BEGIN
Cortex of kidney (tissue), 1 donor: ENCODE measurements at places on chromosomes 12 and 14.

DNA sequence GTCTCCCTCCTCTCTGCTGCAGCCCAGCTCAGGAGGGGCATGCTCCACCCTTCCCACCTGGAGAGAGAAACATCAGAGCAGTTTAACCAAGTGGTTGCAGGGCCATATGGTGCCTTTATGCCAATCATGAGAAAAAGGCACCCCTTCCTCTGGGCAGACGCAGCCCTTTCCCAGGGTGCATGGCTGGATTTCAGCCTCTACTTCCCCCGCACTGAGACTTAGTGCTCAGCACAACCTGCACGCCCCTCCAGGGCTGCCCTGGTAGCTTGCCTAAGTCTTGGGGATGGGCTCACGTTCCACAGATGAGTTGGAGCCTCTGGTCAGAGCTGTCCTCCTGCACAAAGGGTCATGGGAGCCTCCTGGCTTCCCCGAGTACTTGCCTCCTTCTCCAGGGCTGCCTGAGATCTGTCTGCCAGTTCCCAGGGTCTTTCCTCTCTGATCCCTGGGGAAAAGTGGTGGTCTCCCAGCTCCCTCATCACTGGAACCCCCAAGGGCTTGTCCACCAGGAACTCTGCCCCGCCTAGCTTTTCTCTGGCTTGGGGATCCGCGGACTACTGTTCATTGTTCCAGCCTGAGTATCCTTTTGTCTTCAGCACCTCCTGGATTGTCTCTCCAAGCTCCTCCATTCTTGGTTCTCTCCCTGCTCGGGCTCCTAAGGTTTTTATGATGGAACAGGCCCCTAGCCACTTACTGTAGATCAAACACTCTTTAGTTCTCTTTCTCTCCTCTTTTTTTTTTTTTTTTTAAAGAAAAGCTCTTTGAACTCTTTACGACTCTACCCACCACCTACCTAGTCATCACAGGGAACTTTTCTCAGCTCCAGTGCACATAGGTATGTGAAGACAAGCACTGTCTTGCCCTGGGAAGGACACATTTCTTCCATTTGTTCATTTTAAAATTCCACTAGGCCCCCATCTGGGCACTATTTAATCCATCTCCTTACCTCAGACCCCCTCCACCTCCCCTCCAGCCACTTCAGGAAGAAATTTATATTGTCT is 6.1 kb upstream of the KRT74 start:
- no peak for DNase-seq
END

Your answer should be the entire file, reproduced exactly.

Cortex of kidney (tissue), 1 donor: ENCODE measurements at places on chromosomes 12 and 14.

DNA sequence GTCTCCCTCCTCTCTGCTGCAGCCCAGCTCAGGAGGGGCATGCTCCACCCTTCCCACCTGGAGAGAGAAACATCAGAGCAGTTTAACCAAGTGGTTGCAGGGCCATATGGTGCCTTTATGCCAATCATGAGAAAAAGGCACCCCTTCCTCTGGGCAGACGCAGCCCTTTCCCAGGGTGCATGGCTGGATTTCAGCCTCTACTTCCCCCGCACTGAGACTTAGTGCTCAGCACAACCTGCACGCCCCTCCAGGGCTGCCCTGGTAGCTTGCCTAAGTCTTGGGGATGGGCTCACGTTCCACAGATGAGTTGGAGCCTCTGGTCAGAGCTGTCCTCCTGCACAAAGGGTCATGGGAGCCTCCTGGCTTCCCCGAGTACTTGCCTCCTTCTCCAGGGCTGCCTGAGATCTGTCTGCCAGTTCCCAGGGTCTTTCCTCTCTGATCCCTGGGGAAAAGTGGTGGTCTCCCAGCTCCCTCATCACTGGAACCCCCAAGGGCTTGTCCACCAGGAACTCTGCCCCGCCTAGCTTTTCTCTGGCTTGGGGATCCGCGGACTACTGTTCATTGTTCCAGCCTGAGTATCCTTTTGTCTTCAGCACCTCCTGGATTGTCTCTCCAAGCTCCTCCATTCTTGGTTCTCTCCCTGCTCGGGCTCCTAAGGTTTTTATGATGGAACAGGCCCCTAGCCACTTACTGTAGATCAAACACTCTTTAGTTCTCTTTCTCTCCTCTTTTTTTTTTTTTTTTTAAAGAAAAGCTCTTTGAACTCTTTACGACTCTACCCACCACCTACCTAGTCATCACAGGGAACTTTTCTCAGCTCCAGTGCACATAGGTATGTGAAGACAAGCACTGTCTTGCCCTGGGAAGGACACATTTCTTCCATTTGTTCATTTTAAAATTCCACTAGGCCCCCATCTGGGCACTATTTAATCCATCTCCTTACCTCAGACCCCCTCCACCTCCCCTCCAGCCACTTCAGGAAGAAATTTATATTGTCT is 6.1 kb upstream of the KRT74 start:
- no peak for DNase-seq